The Taoiseach has called for the publication of a HSE audit of the organ retention and disposal practices in hospitals in Ireland.

In the Dáil, Micheál Martin said families need transparency around how the organs of 18 babies delivered at Cork University Maternity Hospital had been sent abroad in 2020 for incineration.

He said this had compounded their grief and it was both unacceptable and incomprehensible given that guidelines in this area had been set down 20 years ago.

Mr Martin said too that the Human Tissue Bill needs to be published in September.

The Taoiseach added that he had discussed this legislation with the Minister for Health and the Attorney General this morning.

Sinn Féin Leader Mary Lou McDonald had earlier told the Dáil that the HSE audit revealed widespread breaches of care.

"We need absolute assurances that these practices have ceased," she said.

She said the families of the 18 babies delivered at Cork University Maternity Hospital cannot wait any longer for the answers they need.

During Leaders' Questions, Mr Martin called for "balance in the debate" on carbon reduction.

He said that agriculture has increased "exponentially" in recent years, and questioned the use of terms such as "devastating" and "catastrophic" in relation to moves to cut emissions.

He was responding to Rural Independent TD Michael Healy-Rae who said that family farmers must be protected as the drive to cut carbon emissions gathers pace.

"A lot has been done, and a lot of investment has been made", Mr Martin said.

Mr Healy Rae said that there is "over a two year delay" in getting planting permits.

"The Green tail is shaking the Fine Gael and the Fianna Fáil dog to death," he said.

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Criticism over Planning and Amendment Bill

The co-leader of the Social Democrats, Catherine Murphy, has accused the Government of engaging in a rushed, reckless and haphazard manner by seeking to amend the Planning and Amendment Bill before the Dáil rises.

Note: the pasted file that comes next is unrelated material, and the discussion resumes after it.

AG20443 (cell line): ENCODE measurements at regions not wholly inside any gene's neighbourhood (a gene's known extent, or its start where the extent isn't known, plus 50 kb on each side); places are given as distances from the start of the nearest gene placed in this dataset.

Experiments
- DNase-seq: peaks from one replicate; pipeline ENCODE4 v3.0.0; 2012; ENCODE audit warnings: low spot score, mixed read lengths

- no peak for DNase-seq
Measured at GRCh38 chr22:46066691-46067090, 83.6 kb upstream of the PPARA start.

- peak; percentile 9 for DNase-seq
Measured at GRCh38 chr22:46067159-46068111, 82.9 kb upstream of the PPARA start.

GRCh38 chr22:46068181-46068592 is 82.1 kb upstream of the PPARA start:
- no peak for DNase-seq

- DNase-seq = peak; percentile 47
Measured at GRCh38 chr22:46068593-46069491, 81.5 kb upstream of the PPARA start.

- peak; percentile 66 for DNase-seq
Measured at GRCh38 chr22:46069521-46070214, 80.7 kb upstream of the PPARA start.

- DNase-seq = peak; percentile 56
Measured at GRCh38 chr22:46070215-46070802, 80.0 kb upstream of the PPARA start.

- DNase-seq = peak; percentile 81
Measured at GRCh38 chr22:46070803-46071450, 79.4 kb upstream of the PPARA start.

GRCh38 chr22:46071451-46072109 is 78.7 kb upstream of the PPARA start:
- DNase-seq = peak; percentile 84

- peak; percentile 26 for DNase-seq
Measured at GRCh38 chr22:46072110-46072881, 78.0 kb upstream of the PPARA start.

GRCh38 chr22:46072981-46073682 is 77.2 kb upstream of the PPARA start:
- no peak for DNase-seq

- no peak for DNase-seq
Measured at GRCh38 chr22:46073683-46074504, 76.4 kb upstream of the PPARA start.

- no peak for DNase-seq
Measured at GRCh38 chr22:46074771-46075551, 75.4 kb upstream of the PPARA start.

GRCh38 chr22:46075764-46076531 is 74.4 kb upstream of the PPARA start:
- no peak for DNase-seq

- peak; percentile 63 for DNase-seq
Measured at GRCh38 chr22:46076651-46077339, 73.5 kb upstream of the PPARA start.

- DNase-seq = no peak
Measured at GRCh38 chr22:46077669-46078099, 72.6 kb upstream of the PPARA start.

She said it was "absolutely outrageous" that the bill tripled in size, after the Government sat on it for a year, and was now trying to ram the legislation through the Dáil in the last week of the term.

Ms Murphy said the 12-page bill had now ballooned to 60 pages, due to 48 additional pages of amendments.

She contended this was not the proper way to deal with legislation and called on the Government to withdraw what she termed "offensive" amendments as further legislation was pending in the autumn.

In reply, the Taoiseach said that Minister Darragh O'Brien had signalled to the Seanad last April that he intended to amend the bill and that an Oireachtas committee was briefed earlier this week.

He said he did not believe that the amendments were offensive and there was an obligation on the Government to streamline our planning system and make it more efficient.

Mr Martin said deputies should "not escape from the reality" that it was taking "too long" to get projects through planning - saying it currently took eight to ten years to deliver off-shore wind energy developments.

Additional reporting Paul Cunningham